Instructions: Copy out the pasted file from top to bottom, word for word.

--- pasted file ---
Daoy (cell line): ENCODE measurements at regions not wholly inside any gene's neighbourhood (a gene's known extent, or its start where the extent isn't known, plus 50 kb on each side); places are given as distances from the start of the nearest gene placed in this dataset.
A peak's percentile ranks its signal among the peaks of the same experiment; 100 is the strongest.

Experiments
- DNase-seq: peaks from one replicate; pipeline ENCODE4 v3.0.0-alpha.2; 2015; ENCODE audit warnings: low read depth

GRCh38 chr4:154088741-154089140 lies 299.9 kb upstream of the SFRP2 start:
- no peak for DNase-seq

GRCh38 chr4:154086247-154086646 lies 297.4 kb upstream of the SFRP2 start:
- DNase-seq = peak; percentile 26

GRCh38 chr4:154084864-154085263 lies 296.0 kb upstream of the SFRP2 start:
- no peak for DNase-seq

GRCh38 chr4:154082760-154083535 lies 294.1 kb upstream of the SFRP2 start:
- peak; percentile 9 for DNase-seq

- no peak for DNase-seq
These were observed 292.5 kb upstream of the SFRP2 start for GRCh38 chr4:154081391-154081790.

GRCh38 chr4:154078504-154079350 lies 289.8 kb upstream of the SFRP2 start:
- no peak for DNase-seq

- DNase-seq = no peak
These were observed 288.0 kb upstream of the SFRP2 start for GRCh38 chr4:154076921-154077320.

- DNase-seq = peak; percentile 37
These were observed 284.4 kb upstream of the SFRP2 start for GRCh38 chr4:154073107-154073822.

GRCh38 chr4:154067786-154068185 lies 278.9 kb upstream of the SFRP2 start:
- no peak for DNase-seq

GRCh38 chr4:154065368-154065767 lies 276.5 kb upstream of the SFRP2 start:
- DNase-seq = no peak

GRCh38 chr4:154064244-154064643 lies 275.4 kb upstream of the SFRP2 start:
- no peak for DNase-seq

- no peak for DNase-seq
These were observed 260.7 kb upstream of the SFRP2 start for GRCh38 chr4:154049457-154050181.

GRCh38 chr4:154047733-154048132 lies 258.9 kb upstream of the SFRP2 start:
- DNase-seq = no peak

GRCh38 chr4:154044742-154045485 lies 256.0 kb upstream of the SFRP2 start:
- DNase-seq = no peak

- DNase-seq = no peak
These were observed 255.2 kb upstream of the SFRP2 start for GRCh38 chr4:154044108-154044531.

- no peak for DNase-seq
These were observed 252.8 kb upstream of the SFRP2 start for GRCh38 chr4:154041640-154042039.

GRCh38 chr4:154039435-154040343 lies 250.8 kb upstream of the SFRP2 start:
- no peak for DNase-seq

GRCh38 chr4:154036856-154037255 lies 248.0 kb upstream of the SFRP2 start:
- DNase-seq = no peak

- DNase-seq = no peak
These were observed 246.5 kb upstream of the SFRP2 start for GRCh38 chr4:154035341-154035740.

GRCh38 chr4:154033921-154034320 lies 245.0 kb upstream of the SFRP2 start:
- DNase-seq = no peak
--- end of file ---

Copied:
Daoy (cell line): ENCODE measurements at regions not wholly inside any gene's neighbourhood (a gene's known extent, or its start where the extent isn't known, plus 50 kb on each side); places are given as distances from the start of the nearest gene placed in this dataset.
A peak's percentile ranks its signal among the peaks of the same experiment; 100 is the strongest.

Experiments
- DNase-seq: peaks from one replicate; pipeline ENCODE4 v3.0.0-alpha.2; 2015; ENCODE audit warnings: low read depth

GRCh38 chr4:154088741-154089140 lies 299.9 kb upstream of the SFRP2 start:
- no peak for DNase-seq

GRCh38 chr4:154086247-154086646 lies 297.4 kb upstream of the SFRP2 start:
- DNase-seq = peak; percentile 26

GRCh38 chr4:154084864-154085263 lies 296.0 kb upstream of the SFRP2 start:
- no peak for DNase-seq

GRCh38 chr4:154082760-154083535 lies 294.1 kb upstream of the SFRP2 start:
- peak; percentile 9 for DNase-seq

- no peak for DNase-seq
These were observed 292.5 kb upstream of the SFRP2 start for GRCh38 chr4:154081391-154081790.

GRCh38 chr4:154078504-154079350 lies 289.8 kb upstream of the SFRP2 start:
- no peak for DNase-seq

- DNase-seq = no peak
These were observed 288.0 kb upstream of the SFRP2 start for GRCh38 chr4:154076921-154077320.

- DNase-seq = peak; percentile 37
These were observed 284.4 kb upstream of the SFRP2 start for GRCh38 chr4:154073107-154073822.

GRCh38 chr4:154067786-154068185 lies 278.9 kb upstream of the SFRP2 start:
- no peak for DNase-seq

GRCh38 chr4:154065368-154065767 lies 276.5 kb upstream of the SFRP2 start:
- DNase-seq = no peak

GRCh38 chr4:154064244-154064643 lies 275.4 kb upstream of the SFRP2 start:
- no peak for DNase-seq

- no peak for DNase-seq
These were observed 260.7 kb upstream of the SFRP2 start for GRCh38 chr4:154049457-154050181.

GRCh38 chr4:154047733-154048132 lies 258.9 kb upstream of the SFRP2 start:
- DNase-seq = no peak

GRCh38 chr4:154044742-154045485 lies 256.0 kb upstream of the SFRP2 start:
- DNase-seq = no peak

- DNase-seq = no peak
These were observed 255.2 kb upstream of the SFRP2 start for GRCh38 chr4:154044108-154044531.

- no peak for DNase-seq
These were observed 252.8 kb upstream of the SFRP2 start for GRCh38 chr4:154041640-154042039.

GRCh38 chr4:154039435-154040343 lies 250.8 kb upstream of the SFRP2 start:
- no peak for DNase-seq

GRCh38 chr4:154036856-154037255 lies 248.0 kb upstream of the SFRP2 start:
- DNase-seq = no peak

- DNase-seq = no peak
These were observed 246.5 kb upstream of the SFRP2 start for GRCh38 chr4:154035341-154035740.

GRCh38 chr4:154033921-154034320 lies 245.0 kb upstream of the SFRP2 start:
- DNase-seq = no peak